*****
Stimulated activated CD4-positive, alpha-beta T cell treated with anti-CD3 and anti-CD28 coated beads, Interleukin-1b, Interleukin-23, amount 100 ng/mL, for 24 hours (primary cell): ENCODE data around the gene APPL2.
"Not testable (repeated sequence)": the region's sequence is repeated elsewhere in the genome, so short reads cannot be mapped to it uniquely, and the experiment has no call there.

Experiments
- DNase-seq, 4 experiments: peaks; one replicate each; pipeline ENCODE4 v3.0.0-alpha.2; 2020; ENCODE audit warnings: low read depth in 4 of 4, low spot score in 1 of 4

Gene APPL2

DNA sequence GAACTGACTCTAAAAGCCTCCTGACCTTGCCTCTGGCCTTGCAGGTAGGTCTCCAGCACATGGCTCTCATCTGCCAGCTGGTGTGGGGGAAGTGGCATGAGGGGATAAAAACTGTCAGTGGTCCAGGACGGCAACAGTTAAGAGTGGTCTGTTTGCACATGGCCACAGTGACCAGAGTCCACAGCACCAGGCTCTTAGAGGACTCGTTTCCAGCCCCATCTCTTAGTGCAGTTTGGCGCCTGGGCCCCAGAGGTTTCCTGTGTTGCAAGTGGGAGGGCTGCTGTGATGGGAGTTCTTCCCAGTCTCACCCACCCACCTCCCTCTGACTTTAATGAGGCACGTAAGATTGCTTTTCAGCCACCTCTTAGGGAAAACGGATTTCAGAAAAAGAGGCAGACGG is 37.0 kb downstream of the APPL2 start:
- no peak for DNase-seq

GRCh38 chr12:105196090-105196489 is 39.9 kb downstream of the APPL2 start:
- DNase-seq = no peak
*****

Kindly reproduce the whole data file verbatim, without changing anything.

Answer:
Stimulated activated CD4-positive, alpha-beta T cell treated with anti-CD3 and anti-CD28 coated beads, Interleukin-1b, Interleukin-23, amount 100 ng/mL, for 24 hours (primary cell): ENCODE data around the gene APPL2.
"Not testable (repeated sequence)": the region's sequence is repeated elsewhere in the genome, so short reads cannot be mapped to it uniquely, and the experiment has no call there.

Experiments
- DNase-seq, 4 experiments: peaks; one replicate each; pipeline ENCODE4 v3.0.0-alpha.2; 2020; ENCODE audit warnings: low read depth in 4 of 4, low spot score in 1 of 4

Gene APPL2

DNA sequence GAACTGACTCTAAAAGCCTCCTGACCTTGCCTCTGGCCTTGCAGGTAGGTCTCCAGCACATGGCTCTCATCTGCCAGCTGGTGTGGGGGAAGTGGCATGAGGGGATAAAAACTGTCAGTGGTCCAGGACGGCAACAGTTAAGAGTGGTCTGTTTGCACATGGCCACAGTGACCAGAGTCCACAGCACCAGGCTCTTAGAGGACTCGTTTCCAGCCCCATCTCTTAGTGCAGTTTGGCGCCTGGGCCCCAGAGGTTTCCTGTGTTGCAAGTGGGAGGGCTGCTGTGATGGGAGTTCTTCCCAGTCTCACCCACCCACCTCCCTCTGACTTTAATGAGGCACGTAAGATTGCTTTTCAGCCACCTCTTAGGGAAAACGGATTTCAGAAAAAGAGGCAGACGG is 37.0 kb downstream of the APPL2 start:
- no peak for DNase-seq

GRCh38 chr12:105196090-105196489 is 39.9 kb downstream of the APPL2 start:
- DNase-seq = no peak